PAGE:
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Brianna Barron Blowing Glass
Corning Museum of Glass
Celebrity Equinox
Hot Glass Block
Shaping glass with wet newspaper
Make your own glass

Brianna Barron  is an artist and educator based in Detroit, Michigan. She has been working with glass since 2010 and holds degrees from the College for Creative Studies, and Bowling Green State University.


In addition to working as a freelance sculptor, Barron has worked at institutions such as the Corning Museum of Glass, the Henry Ford Museum and the Toledo Museum of Art. She has been awarded residency at prestigious institutions such as the Oxbow School of Art, and the West Michigan Glass Society. 


Her work has been exhibited both nationally and internationally at venues such as the National College of Art & Design in Ireland and the Ohio Craft Museum. Her current work explores notions of inherent materiality and interactive experience. 

"Briannas use of glass to create non-traditional, sometimes flexible forms represents an interesting new use of the medium, one that pushes the boundaries of glass as a material"

               The Arizona Alliance for Contemporary  Glass 

Artist Statement

Glass as a material possesses a duality that is both fascinating and contradictory. It is hard and soft, fragile and strong. Glass is used in the construction of monumental architecture. It is used to create connections between people all over the world. It is used to protect and preserve precious heirlooms. However glass as an art material is perceived as being fragile and delicate. I am interested in the conflicted relationship that exists between glass and human perception, as well as the physicality, personal presence and hands on interaction involved in working with glass.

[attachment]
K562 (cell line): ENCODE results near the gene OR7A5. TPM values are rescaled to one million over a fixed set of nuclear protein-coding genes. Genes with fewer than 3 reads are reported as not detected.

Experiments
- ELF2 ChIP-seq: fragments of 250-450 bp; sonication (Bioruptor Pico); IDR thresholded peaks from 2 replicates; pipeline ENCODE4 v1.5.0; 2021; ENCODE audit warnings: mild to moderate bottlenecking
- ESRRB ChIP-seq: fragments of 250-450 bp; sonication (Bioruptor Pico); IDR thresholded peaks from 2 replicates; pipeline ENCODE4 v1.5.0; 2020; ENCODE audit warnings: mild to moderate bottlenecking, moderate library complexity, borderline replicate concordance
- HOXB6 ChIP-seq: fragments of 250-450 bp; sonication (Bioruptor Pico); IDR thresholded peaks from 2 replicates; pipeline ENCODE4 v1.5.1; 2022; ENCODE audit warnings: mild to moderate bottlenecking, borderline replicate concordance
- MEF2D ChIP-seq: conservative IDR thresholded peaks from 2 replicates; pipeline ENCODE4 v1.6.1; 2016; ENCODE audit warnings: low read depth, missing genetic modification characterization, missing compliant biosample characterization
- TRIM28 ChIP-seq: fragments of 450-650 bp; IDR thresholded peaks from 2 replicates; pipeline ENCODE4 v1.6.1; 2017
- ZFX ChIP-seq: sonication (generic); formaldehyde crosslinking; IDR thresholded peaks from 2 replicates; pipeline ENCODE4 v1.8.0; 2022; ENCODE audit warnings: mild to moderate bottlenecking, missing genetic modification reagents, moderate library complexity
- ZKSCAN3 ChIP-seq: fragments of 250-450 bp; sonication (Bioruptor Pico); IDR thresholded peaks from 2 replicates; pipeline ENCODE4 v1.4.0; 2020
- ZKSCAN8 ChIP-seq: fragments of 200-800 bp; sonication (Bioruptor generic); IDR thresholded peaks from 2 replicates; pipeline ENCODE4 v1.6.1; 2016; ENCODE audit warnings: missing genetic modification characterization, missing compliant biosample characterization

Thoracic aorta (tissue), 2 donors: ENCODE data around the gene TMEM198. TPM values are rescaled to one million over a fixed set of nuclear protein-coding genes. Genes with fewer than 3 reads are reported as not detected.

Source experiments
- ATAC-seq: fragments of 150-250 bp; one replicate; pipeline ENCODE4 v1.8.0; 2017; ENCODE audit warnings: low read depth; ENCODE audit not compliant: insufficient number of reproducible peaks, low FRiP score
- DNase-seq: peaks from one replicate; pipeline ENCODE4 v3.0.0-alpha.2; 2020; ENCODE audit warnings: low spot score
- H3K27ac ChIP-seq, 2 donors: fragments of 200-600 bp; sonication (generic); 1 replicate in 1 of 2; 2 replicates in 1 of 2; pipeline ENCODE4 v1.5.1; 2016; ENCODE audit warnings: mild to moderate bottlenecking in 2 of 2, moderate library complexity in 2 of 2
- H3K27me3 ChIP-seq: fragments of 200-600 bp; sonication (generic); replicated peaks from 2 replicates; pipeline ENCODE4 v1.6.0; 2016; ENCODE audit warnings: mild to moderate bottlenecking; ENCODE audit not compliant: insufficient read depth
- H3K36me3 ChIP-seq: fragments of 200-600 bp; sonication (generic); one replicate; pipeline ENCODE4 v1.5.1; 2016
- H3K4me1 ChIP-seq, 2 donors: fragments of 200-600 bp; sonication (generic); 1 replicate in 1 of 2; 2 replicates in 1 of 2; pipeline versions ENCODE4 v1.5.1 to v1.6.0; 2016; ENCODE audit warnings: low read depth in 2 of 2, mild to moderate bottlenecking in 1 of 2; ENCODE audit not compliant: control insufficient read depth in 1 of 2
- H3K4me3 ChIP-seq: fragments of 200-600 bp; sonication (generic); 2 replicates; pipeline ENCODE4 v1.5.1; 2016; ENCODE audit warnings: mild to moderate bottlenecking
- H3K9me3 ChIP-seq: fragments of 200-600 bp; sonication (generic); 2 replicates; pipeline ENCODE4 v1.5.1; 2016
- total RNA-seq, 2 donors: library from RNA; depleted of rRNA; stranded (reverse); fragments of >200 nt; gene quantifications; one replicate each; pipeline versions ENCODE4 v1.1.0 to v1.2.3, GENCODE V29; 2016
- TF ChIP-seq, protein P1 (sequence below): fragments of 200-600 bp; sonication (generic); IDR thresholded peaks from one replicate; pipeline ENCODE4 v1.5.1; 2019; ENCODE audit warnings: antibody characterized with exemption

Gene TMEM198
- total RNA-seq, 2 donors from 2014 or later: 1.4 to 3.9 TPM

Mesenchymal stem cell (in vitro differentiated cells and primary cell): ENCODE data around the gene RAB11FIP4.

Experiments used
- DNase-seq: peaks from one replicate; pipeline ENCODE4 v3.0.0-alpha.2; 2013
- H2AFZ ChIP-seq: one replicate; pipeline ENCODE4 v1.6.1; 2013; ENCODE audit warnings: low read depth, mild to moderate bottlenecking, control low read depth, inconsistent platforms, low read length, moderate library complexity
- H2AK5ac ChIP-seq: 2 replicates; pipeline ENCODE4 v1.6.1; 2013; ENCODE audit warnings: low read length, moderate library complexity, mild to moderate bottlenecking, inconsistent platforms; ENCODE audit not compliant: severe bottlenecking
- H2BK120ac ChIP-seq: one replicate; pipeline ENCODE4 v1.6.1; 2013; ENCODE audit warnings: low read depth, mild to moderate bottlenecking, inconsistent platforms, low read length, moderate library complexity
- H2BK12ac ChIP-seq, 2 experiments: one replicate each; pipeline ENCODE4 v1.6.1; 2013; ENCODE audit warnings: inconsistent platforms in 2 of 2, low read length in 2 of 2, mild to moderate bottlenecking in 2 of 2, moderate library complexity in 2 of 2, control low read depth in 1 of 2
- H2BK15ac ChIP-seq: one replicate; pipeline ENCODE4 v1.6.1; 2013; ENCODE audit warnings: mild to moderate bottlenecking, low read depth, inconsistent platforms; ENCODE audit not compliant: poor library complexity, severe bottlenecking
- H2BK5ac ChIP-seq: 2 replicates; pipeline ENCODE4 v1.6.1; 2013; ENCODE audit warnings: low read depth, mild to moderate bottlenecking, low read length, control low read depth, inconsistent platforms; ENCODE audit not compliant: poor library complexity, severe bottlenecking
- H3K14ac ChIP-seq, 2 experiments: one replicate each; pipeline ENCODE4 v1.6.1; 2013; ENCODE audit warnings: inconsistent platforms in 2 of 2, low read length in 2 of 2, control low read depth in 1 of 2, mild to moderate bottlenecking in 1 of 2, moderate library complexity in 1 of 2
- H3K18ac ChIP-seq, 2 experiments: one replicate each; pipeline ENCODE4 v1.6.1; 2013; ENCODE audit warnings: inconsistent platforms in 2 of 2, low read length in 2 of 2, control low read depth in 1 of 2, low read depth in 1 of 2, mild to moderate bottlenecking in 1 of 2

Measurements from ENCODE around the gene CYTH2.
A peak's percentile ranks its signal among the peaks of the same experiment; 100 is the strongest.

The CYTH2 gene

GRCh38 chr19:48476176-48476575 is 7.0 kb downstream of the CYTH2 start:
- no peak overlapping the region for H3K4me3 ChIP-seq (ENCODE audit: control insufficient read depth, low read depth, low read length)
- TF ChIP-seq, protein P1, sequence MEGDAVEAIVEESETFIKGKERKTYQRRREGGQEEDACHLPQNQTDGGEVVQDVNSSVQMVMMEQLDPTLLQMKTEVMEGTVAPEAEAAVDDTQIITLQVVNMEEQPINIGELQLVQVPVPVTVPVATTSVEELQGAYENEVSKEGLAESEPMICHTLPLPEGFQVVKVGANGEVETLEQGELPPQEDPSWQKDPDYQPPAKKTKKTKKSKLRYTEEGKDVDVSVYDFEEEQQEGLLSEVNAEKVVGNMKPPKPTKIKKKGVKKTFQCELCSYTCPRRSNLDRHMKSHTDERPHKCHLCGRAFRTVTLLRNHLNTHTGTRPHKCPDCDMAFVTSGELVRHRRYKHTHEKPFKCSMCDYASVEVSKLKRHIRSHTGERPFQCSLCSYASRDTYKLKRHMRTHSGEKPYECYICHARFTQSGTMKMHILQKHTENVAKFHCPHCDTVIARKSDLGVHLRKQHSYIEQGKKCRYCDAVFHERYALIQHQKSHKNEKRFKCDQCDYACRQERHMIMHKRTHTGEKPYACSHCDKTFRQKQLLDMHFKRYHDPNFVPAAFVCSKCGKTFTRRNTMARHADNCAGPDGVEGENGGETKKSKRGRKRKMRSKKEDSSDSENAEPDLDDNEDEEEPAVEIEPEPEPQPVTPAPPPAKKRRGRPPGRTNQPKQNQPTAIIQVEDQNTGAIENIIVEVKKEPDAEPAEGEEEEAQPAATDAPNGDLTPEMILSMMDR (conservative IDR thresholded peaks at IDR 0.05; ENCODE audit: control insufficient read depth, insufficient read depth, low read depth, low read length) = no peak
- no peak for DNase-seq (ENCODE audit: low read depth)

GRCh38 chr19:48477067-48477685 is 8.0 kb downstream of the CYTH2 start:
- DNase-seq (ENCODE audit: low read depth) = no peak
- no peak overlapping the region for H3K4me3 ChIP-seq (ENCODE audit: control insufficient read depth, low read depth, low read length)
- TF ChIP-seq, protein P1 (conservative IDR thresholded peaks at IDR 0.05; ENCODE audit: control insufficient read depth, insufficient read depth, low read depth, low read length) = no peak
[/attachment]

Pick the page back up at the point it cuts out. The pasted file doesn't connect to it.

Through the exploitation of this conflicted relationship, I force the viewer to confront their preconceived notions about the limitations of, and perceived preciousness of glass as an art material. I am exploring these concepts through the use of kinetics, gravity and uncommon material relationships. Interactivity with the viewer becomes a two-­way street, in which the viewer becomes a participant and the work becomes susceptible to their influence.